Tracey and her husband Dave both grew up nearby Selborne, and their local knowledge is paying dividends.
The biggest selling lines are staples like bread and milk, but their speciality, and the part of the business with the highest margins, is the produce that is made on their doorstep in Hampshire.
Sometimes it’s not what you know but who you know, and this is the case with their best-selling jams (priced at £2.65), which are made by the lady living next door to Tracey’s mum, Angela.
“We pride ourselves on our local produce – we have all sorts of things and they all come from different suppliers,” says Tracey.
“When people come in to visit the post office or buy some milk, we hope they will also buy something they can’t get in the supermarket.”
Their other popular locally sourced produce includes chutney, honey, ice cream, fresh meat, pies, ready meals and fudge – some of which they found through the Hampshire Fare website. This is a not-for-profit organisation that champions sustainable food produced within the county and puts suppliers in touch with people who want to buy their produce.
But as well as these products, Tracey does a roaring trade in goods from the chiller, which is positioned at the front of the shop. They are frequently in Kerry Foods’ top 10 retailers for the district, regularly posting the fewest returns and the highest sales. These products are popular with what Tracey calls the ‘quick shopper’, who wants to grab their lunch and go.
Those shoppers with a little more time on their hands can order a freshly made sandwich at the deli counter. In the winter months Tracey or Angela will use the fresh vegetables that are getting short on date to make soups they can serve to cold and hungry shoppers looking for a warming meal.
“Normally my mum does the soups because she’s better at them than me, but what it does is saves on wastage of our fresh food,” she says.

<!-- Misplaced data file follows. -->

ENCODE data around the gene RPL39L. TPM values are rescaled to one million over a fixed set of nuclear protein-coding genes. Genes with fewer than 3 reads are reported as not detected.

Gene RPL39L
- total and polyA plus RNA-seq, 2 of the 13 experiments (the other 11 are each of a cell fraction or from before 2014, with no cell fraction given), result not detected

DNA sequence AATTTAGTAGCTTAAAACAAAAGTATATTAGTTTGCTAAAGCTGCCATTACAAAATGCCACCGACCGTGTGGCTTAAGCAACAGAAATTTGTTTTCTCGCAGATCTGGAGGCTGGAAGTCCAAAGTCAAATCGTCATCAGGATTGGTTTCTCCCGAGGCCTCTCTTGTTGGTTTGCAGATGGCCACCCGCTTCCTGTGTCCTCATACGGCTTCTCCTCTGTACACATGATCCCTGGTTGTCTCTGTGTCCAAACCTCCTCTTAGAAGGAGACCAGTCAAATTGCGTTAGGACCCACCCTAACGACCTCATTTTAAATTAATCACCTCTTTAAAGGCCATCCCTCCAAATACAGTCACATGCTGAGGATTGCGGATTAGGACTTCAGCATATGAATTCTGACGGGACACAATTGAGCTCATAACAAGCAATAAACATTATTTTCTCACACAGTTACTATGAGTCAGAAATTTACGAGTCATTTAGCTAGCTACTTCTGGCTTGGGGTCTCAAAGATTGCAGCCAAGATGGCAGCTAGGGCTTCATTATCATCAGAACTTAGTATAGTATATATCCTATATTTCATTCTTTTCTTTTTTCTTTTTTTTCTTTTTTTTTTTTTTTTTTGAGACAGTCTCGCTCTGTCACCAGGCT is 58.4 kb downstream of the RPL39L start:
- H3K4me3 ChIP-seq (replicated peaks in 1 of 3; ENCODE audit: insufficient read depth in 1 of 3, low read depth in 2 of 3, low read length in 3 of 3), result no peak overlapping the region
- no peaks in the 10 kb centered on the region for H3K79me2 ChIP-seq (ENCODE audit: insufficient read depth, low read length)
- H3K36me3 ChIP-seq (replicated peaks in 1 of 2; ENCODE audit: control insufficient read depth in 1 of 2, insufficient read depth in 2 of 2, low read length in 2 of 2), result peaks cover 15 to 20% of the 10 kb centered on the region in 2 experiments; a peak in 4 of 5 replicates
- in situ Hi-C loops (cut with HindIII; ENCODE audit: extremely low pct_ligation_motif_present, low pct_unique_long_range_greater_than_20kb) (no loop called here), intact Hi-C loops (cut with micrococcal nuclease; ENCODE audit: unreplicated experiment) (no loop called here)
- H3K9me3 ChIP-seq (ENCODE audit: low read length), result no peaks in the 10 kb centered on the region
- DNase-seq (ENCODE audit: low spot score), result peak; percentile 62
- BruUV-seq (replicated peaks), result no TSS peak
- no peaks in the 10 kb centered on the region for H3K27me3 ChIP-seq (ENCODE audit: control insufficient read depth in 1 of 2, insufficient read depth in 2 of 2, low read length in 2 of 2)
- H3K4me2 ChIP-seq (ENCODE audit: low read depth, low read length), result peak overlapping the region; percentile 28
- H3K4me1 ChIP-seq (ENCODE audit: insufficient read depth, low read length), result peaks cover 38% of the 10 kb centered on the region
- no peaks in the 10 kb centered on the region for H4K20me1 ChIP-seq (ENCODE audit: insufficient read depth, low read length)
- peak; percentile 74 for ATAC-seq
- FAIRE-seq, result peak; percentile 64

Knowing the area and the people who live there has also helped make the shop a part of people’s lives. Her children and husband were in the village pantomime this year and Dave has so far raised £5,000 in the village for a school project in Ghana.
They also support the Mouth and Foot artists at the Selborne Gallery, and Tracey also asks that people make a donation to their chosen charity the Air Ambulance service in exchange for putting notices on the shop’s community board.
Their customers are quite a mix of young families, working people and elderly shoppers, as well as tourists who come to visit Gilbert White’s Natural History Museum in the village, (and who are often partial to a prettily packaged local jam or chutney).
The shop, which is bright, simple and attractive, is a working example of why it pays to invest in your business. At the very start of their venture they won a grant of £20,000 which they used to refit the shop, introducing the deli and sandwich bar, and painting the shop a nice, clean white. The previous owners had the shop for 24 years and it had become dilapidated, but since the refurb, many customers have started coming back. It is also attracting new customers who have been passing the shop for years but only just noticed it.
“Location is really important and this is quite a good road,” says Tracey.
“We’ve got some guys who drive this way to Portsmouth and back, and they pop in almost every day on their way home.”
Her golden rule is to be nice to the customers and provide what they want. Knowing the area and the people who live there is a surefire way of doing just that – it has helped her tailor their offering in a way that a supermarket never could.